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Friday, April 27, 2007

Corrosive Cynicism (Change One Mind)

The irrepressively wordy Glenn Greenwald (because, you know, I am just so succinct) has a post on Beltway cynicism and its attendant lack of comprehension of people who actually care about things.

He makes an interesting and plausible case that the sniffy sophisticates above us not only consider "reasonableness" to be of the highest value, but that they also consider actually believing in things to be unhinged behaviour (OT - I want to preemptively point out that my use of the word "believe" here has absolutely nothing to do with my philosophical takedown of belief. Here I use it as shorthand for doing the right thing in the face of known facts).
...when Feingold stood up and advocated censure -- based on the truly radical and crazy, far leftist premise that when the President is caught red-handed breaking the law, the Congress should actually do something about that -- the soul-less, oh-so-sophisticated Beltway geniuses could not even contemplate the possibility that he was doing that because he believed what he was saying. Beltway pundits and the leaders of the Beltway political and consulting classes all, in unison, immediately began casting aspersions on Feingold's motives and laughed away -- really never considered -- the idea that he was motivated by actual belief, let alone the merits of his proposal.

That's because
they believe in nothing. They have no passion about anything. And they thus assume that everyone else suffers from the same emptiness of character and ossified cynicism that plagues them. And all of their punditry and analysis and political strategizing flows from this corrupt root.

That is exactly right and it's worth going over there and reading, even if it is characteristically wordy ;).

I bring it up here because Glenn's analysis so very well reflects my own experiences with people. While he focuses on the cocktail-weeny pundit circuit, I find it very true as well with so-called "moderates" down here amongst us hoi-polloi. While the thuggish and unreflective right are a problem, they are at least walking cautionary tales to the thoughtful - you, too, could look like a knuckle-dragging mouth-breather, after all. "Reasonable" people, however, are probably the biggest danger to the enactment of transparent, effective and moral public policy.

I can't tell you how many times during spirited discussion, when my blood was well up and my outrage on display, that I have been marginalized by versions of "Oh, well, it would be nice if things were that way, but they're never going to change," with thoughtful bobble-heads all around. You know - nutty Petro is just too naive to understand the wisdom of practicality and realpolitik.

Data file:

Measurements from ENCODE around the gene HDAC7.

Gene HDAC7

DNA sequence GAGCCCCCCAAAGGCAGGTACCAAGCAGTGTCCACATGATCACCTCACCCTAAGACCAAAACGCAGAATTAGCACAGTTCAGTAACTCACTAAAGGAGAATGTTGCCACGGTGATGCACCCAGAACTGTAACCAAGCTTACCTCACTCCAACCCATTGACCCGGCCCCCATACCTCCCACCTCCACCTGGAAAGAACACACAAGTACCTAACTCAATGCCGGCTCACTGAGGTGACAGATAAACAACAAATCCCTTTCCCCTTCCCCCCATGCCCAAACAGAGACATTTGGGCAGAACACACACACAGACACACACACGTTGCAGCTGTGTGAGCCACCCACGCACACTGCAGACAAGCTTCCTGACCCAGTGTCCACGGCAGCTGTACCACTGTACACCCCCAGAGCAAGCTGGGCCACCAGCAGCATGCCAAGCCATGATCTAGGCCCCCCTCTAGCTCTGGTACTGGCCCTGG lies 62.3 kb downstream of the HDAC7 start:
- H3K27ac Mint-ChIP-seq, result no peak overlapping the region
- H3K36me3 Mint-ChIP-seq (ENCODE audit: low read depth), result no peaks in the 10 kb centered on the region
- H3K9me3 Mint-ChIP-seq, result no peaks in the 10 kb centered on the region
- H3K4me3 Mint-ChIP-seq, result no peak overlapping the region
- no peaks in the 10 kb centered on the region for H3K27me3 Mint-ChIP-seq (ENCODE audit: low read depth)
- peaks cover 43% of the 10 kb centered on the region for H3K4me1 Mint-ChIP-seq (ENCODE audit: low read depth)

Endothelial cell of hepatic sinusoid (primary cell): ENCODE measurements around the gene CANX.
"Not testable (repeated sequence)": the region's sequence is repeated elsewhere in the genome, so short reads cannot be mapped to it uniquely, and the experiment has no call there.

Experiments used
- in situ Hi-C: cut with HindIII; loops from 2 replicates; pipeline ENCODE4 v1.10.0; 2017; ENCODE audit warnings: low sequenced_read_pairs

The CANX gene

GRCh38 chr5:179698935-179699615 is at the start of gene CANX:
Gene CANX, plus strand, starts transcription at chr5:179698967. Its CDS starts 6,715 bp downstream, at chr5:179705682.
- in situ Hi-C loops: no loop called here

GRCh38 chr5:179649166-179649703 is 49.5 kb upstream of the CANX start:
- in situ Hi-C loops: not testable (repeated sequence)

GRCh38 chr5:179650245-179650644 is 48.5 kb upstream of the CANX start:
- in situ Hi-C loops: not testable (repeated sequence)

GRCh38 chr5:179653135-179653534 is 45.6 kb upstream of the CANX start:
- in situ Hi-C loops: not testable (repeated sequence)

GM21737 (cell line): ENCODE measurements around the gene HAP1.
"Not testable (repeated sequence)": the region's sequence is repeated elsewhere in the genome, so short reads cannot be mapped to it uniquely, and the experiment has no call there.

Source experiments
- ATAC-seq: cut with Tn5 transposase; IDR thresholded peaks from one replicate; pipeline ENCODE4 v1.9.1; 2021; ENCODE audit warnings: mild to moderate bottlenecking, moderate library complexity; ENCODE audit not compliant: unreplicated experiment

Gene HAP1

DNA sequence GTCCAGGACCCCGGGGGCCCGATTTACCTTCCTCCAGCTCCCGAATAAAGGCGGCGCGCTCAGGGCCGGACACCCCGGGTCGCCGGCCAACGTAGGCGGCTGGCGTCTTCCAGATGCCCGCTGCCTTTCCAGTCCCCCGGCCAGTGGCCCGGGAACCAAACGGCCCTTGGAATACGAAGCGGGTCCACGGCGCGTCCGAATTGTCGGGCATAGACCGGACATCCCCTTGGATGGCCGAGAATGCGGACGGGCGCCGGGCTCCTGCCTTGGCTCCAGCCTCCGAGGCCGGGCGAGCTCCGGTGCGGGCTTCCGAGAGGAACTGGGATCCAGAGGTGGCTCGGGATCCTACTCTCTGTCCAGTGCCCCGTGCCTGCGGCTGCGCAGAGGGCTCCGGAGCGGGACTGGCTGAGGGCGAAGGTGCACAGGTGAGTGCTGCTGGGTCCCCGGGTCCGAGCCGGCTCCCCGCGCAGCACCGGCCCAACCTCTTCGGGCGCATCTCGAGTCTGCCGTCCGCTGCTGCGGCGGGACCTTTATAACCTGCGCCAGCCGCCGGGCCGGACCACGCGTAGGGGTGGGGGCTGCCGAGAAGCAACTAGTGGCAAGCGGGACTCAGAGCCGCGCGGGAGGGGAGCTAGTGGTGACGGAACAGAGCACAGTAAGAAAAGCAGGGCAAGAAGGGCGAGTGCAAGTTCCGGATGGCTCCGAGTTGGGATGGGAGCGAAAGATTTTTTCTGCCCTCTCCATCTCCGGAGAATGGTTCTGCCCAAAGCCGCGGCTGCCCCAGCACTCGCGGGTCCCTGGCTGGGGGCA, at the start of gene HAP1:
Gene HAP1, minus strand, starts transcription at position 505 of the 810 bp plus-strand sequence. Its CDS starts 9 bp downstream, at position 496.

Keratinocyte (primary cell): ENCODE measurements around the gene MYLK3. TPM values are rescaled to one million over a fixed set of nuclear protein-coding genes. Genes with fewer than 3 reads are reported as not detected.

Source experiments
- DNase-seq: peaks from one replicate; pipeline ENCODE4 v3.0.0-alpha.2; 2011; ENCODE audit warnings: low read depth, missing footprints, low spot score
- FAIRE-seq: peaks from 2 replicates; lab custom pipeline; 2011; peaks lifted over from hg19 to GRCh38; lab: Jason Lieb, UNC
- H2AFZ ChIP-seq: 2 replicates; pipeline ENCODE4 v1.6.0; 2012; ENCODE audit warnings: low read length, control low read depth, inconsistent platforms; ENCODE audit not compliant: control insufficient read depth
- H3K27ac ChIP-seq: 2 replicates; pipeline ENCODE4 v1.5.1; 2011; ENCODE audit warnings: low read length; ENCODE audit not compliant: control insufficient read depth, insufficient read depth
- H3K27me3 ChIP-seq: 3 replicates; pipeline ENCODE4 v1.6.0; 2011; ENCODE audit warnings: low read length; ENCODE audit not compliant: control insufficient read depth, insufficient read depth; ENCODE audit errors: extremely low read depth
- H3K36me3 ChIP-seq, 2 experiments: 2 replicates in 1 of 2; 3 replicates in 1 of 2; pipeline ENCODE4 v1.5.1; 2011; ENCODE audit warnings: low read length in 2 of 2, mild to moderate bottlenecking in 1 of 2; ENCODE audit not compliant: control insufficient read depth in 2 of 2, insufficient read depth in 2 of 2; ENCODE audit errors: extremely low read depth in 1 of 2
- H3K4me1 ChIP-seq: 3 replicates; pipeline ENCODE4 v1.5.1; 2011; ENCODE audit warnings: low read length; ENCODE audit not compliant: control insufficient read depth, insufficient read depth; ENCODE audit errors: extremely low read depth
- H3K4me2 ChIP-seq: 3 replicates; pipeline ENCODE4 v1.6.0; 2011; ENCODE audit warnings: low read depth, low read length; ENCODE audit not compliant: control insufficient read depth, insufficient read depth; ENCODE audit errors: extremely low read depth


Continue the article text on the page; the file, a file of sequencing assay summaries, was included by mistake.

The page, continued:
We live in a noosphere, and whether or not you grok the more esoteric theories which have grown out of that simple fact, it must be acknowledged that we live in an environment which is fundamentally driven by human thought. We are also primate mammals, and reflexively we care about what our fellow humans think. There is a constant check and re-check of the zeitgeist going on, for this is how societal coherence is achieved. If we didn't care what others' opinion of ourselves was, well, it could be bedlam (I of course am waiting for that evolutionary leap in consciousness - The Hundredth Monkey Effect - where such considerations become beside the point, but I am here being "reasonable" myself and reluctantly acknowledging that we are, as a whole, not there yet.) However, cohesiveness would be absolutely paralyzing if we do not remain open to the possible as well. Cynical dismissals along the lines of "that's just the way things are" are corrupting perversions of our natural tendency towards group-think.

I love debate. Or, more precisely, I love honest expositions of principle and morality, and I enjoy contemplating and discussing how these virtues may come to flower in general society. Much as I should know better, I am always stunned anew when I see an unprincipled and indefensible cynicism, posing as sophistication, take the last word in these conversations. Once I am marginalized as the naive dreamer, group-think takes over and the "wise ones" all go back to business as usual, satisfied that all that fruity hard-thinking stuff that Petro is obsessed with is completely unnecessary and there's no need to hurt their brains any longer with foolish "possibilities." Oh, and hey, did you see the game last night?

It is extremely critical that people be infected with possibilities. No meaningful change in society will take place "top down" - that is a medieval paradigm which we should be long past entertaining, but it is the prevailing one. All change happens from the ground, the street, the people. Even when we are organized with ostensible hierarchical authority structures, the truth is that all government happens by consent. Even dictatorships disappear without so much as a whimper if "the street" has had it with the despot. It is what people accept as real, as "the way things are," that shape our relationships and our society.

It is easy to make the argument that I am tilting at windmills by giving a shit enough about the world around me that I am constantly engaging in ostensibly fruitless and distracting discussions (Tucker Carlson to Jon Stewart: "What's it like to have dinner with you? It must be excruciating. Do you like lecture people like this or do you come over to their house and sit and lecture them; they're not doing the right thing, that they're missing their opportunities, evading their responsibilities?" Stewart: "If I think they are.") But my counterargument is consistent with my view of how human society is structured.

The most valuable important thing any thoughtful person can do is to change just one mind.

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